BELDING, MI — State regulators will likely fine a manufacturer that caused multiple toxic chlorine gas releases in a residential area $115,000 and forbid the company from using the chemical which caused the releases.

Michigan Department of Environment, Great Lakes and Energy officials announced Monday morning, Oct. 5, the proposed measures against Kassouni Manufacturing Inc. as part of a settlement order. The settlement order, as proposed, will remain in effect for at least two years.

EGLE is accepting public comments on the proposed order through Nov. 4. Barring significant public comment on the settlement, the order fining the company and forbidding it from using the gas-releasing chemical will go into effect following the public comment period.

The proposed order relates to multiple fires and minor chlorine gas releases in summer 2019.

No one was injured during the fires and gas releases, but nearby residents reported the stench of chlorine in the air and a burning feeling on their skin as a thick fog blanketed the area.

State regulators at the time said KMI repeatedly mishandled the chemical, called trichloroisocyanuric acid, responsible for the fire and gas releases. KMI used the chemical to produce pool-chlorinating tablets.

KMI, located next to a residential area of Belding at 815 S Front St., also manufactures other products not related to the chemical, like its ice melt for roofs.

Trichloroisocyanuric acid catches fire and releases chlorine gas when exposed to small amounts of water. Rainwater entered the building through holes in the roofs. City officials previously said the company put tarps under the holes to direct rainwater into containers.

Related: Belding manufacturer scrutinized for chemical fires loses supplier, purchaser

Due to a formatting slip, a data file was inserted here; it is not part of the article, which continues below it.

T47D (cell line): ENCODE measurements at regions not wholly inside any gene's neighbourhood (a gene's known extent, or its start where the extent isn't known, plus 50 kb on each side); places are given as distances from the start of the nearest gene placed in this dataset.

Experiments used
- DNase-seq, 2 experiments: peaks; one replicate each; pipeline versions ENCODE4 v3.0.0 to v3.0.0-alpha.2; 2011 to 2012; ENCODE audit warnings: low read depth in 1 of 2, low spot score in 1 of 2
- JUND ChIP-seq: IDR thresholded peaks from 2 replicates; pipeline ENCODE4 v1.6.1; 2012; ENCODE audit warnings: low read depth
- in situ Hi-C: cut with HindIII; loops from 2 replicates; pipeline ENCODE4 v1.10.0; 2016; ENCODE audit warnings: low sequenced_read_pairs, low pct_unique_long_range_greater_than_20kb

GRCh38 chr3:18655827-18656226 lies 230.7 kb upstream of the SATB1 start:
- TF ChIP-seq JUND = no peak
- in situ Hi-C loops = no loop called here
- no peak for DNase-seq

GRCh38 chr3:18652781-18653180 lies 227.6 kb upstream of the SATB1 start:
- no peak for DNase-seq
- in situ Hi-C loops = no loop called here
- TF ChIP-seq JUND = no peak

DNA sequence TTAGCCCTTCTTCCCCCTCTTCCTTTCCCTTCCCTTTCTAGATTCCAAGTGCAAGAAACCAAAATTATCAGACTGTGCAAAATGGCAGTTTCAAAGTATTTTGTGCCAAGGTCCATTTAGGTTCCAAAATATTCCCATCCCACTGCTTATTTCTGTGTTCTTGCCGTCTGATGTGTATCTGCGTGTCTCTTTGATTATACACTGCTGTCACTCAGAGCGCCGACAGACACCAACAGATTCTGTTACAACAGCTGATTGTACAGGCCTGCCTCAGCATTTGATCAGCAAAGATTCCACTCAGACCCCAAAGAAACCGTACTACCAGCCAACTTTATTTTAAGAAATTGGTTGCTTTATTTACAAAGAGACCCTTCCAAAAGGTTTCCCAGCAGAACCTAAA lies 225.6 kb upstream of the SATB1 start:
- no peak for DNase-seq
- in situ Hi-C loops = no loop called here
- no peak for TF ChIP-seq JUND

Following the June and July 2019 fires, KMI was ordered by the court to temporarily not use or store the chemical at its facility following a petition from the Ionia County Health Department.

In March of this year, KMI and Belding entered into a consent judgment forbidding the company from using, storing or processing products with the chemical at its facility, according to EGLE.

Although the toxic chlorine gas releases were relatively minor, some residents and city officials were on edge after a U.S. Environmental Protection Agency “hypothetical incident” modeling report showed between 136 and 470 Belding residents could die in worst-case chlorine gas release scenarios.

EPA officials at the time cautioned a release of that magnitude as highly unlikely.

Related: Facility’s chlorine gas release, EPA report concerning for residents, city officials

The order, as well as the terms forbidding use of trichloroisocyanuric acid, can be terminated after this two-year period at the request of KMI but only if EGLE finds KMI has maintained its obligations under the order.

Public comments on the order can be sent to Jeff Rathbun at [email protected], or by mail to the Michigan Department of Environment, Great Lakes, and Energy; Air Quality Division, P.O. Box 30260, Lansing, MI, 48909.

Read more:

What pending changes to expungement laws mean for setting aside criminal records in Michigan

Are Michiganders still living under coronavirus orders? Gov. Whitmer asks Supreme Court to clarify

Kent County urges residents to follow coronavirus safety measures amid statewide order confusion

Source Article